Why the London Olympics were a gigantic waste of time and money. Oh really, Richard?

By | July 27, 2016
The 2016 Olympic Games in Rio are just days away - the perfect opportunity for the Olympic doom-mongers and nay-sayers to start the bandwagon up again.  Just a few days ago Richard Williams let fly in the Guardian with an item entitled "Why the London Olympics were a gigantic waste of time and money".  It's worth a read, if you have the time, and there are some real issues highlighted in the article, but if you think in terms of cause and effect, then most of those issues cannot be attributed to the Olympics. There are some fundamental issues with the Olympic Games, largely to do with finance, sponsorship and brand protectionism.  But Richard Williams' argument pinpoints trends in obesity, diabetes, lack of physical fitness and general unhappiness as attributable to a failure of the London 2012 legacy.  Somehow, I fail to see that these failures can be directly related to the fact that London hosted the 2012 Olympic Games.  In each case, the root cause is much deeper that the Olympic Games. The various political and societal failures in addressing the requirement for a healthy lifestyle are deeply rooted, and although London 2012 set out to 'Inspire a Generation' placing these failures on its doorstep smacks of a cheap way of finding scapegoat.

Perhaps it is pure coincidence that British athletes and teams are enjoying a particularly successful period since 2012.  In a Daily Telegraph article just a day or two after the Williams article, the success of British Athletes was being celebrated. But let's not forget that trying to quantify the benefits of a major sporting event is almost impossible.  Here's a few thoughts on the London 2012 legacy that don't seem to have been overlooked in the Williams article.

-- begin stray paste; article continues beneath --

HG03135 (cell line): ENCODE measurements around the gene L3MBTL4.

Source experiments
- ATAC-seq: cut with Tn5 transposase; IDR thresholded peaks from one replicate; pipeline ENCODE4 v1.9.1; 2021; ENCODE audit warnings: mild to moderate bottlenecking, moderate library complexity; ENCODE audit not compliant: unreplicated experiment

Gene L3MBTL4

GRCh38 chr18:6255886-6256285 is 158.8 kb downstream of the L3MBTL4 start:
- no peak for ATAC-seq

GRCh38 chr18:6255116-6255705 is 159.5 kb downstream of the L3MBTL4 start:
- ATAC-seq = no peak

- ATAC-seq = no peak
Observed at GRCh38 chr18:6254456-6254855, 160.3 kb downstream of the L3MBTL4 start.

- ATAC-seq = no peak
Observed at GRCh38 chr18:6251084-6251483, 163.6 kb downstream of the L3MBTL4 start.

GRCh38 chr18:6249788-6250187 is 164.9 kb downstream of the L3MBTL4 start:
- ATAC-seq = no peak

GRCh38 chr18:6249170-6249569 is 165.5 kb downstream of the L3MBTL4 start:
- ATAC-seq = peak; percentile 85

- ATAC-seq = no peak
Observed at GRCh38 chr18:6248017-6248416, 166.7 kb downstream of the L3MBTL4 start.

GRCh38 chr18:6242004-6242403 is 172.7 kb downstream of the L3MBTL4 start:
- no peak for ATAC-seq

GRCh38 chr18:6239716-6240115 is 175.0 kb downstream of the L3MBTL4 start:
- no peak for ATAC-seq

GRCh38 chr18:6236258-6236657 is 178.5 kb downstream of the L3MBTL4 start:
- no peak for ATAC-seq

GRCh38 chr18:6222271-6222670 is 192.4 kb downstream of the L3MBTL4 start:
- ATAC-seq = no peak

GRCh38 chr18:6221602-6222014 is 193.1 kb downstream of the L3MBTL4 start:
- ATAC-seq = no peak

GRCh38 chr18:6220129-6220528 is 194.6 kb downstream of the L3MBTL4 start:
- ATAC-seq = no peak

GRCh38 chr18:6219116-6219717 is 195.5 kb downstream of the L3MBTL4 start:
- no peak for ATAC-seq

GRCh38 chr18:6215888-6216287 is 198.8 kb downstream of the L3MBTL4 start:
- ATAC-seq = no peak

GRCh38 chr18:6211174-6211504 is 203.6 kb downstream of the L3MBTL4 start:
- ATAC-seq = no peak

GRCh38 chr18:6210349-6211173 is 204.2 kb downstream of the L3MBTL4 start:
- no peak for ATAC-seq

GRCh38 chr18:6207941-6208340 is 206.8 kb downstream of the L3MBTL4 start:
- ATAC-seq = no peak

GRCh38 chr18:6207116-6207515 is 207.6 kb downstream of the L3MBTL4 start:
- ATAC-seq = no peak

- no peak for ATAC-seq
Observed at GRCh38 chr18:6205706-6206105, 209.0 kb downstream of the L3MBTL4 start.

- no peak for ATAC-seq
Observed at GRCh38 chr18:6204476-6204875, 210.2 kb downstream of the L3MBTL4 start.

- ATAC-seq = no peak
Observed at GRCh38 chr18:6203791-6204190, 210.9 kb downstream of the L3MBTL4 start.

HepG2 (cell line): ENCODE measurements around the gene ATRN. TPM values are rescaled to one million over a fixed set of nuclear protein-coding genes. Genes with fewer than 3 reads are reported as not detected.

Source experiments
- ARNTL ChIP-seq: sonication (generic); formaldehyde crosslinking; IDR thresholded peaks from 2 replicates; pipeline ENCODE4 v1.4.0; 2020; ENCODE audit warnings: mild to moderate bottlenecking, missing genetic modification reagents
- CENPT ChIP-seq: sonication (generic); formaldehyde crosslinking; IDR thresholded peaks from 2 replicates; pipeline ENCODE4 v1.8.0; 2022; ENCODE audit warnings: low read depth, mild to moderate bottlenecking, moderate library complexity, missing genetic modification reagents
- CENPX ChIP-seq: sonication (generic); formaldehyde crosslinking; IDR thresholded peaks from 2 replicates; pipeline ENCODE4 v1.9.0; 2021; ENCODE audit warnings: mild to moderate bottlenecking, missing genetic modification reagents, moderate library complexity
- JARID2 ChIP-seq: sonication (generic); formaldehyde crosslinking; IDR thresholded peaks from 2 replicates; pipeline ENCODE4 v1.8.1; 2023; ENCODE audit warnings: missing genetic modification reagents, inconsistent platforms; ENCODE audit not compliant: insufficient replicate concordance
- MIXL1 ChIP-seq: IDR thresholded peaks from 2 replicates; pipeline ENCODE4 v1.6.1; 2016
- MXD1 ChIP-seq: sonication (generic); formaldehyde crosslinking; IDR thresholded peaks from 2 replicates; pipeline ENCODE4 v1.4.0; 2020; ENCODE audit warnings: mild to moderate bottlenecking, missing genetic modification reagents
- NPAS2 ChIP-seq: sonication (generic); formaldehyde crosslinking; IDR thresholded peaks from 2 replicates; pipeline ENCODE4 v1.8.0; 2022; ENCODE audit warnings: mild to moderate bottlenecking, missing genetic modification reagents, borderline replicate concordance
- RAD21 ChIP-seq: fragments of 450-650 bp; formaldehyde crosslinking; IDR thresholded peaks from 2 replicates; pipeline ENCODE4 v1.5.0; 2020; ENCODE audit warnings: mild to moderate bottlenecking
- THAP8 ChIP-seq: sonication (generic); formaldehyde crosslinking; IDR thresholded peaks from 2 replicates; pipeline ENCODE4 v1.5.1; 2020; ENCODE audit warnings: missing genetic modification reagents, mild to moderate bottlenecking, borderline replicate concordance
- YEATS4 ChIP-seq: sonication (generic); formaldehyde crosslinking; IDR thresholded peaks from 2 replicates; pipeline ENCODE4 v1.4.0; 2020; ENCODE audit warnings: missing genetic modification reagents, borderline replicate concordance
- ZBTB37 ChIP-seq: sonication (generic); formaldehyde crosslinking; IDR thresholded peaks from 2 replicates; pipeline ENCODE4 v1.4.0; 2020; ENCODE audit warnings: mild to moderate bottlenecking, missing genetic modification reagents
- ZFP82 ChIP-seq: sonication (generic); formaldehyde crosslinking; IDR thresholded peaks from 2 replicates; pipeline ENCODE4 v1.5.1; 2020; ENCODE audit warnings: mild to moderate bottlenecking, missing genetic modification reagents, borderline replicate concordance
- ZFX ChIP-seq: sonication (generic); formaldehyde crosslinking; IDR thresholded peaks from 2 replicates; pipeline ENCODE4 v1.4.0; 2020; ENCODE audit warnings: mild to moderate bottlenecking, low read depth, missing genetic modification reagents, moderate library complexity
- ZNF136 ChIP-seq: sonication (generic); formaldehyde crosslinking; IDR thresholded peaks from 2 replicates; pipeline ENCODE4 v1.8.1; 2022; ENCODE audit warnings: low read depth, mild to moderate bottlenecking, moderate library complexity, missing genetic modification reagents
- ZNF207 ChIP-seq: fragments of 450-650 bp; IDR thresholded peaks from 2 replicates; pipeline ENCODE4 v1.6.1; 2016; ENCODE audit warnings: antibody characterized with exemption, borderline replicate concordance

The Gamesmakers and Ambassadors who were the face of London 2012 set a precedent that is being adopted for almost every major sporting event in the UK.  They raised the profile of volunteering, in all shapes and forms, to a new level.  Anybody with the available time and inclination can now find countless opportunities to contribute to a vast array of activities.  Nor surprisingly, it's retired people who have the most time, and there are countless lives being enhanced by giving some of their time to volunteer, make new friends and to continue to contribute their skills, knowledge and expertise for as long as they want - the antidote to inactivity and loneliness.

The re-gereation of Stratford  
The Olympic site was built on a virtual wasteland.  Anyone who has visited the Queen Elizabeth Olympic Park recently will have seen how this entire area has evolved and matured into an extensive and attractive city park, housing several major sporting venues, as well as providing extensive opportunities for pursuing individual activities such as walking, jogging, cycling within the park.

Broadening the scope of physical activities for children  
The successes of British athletes and teams in the Olympic sports has driven a growing number of non-profit organisations to promote healthy and active lifestyles for children by engaging in sport.  I've had the privilege of participating directly with a number of these organisations such as London Youth Rowing, the London Youth Games, Community Golf and the Saracens Sport Foundation, and have seen the impact that participation in sport has on people's lives.  Additionally, the opportunities for the disabled, disadvantaged and elderly to engage in sport and physical activity is reaching new levels.

The final point, as so many people are aware, is the sheer pleasure and enjoyment that sport can bring to so many.  Over the period of the 2012 Olympics, London rocked! If you meet anyone who attended any of the events, be prepared for a lengthy account of their 'I was there' experiences.  And if they were there on 'Super Saturday', you'll need to pull up a chair!  How do you put a price on that?

London 2012 set out to 'inspire a generation' - a impossible mission, but it still managed to inspire a vast number of people.  The closing paragraph in the article states: "It’s all wonderful [British success]. Just don’t try to tell me that spending £9bn on hosting the Olympics had anything to do with it. Thanks to Boyle and the British winners of 65 medals, we were left with memories of a golden summer. But that was as far as it went."  Well, I'm sorry Richard, but I think you're missing a few things there.


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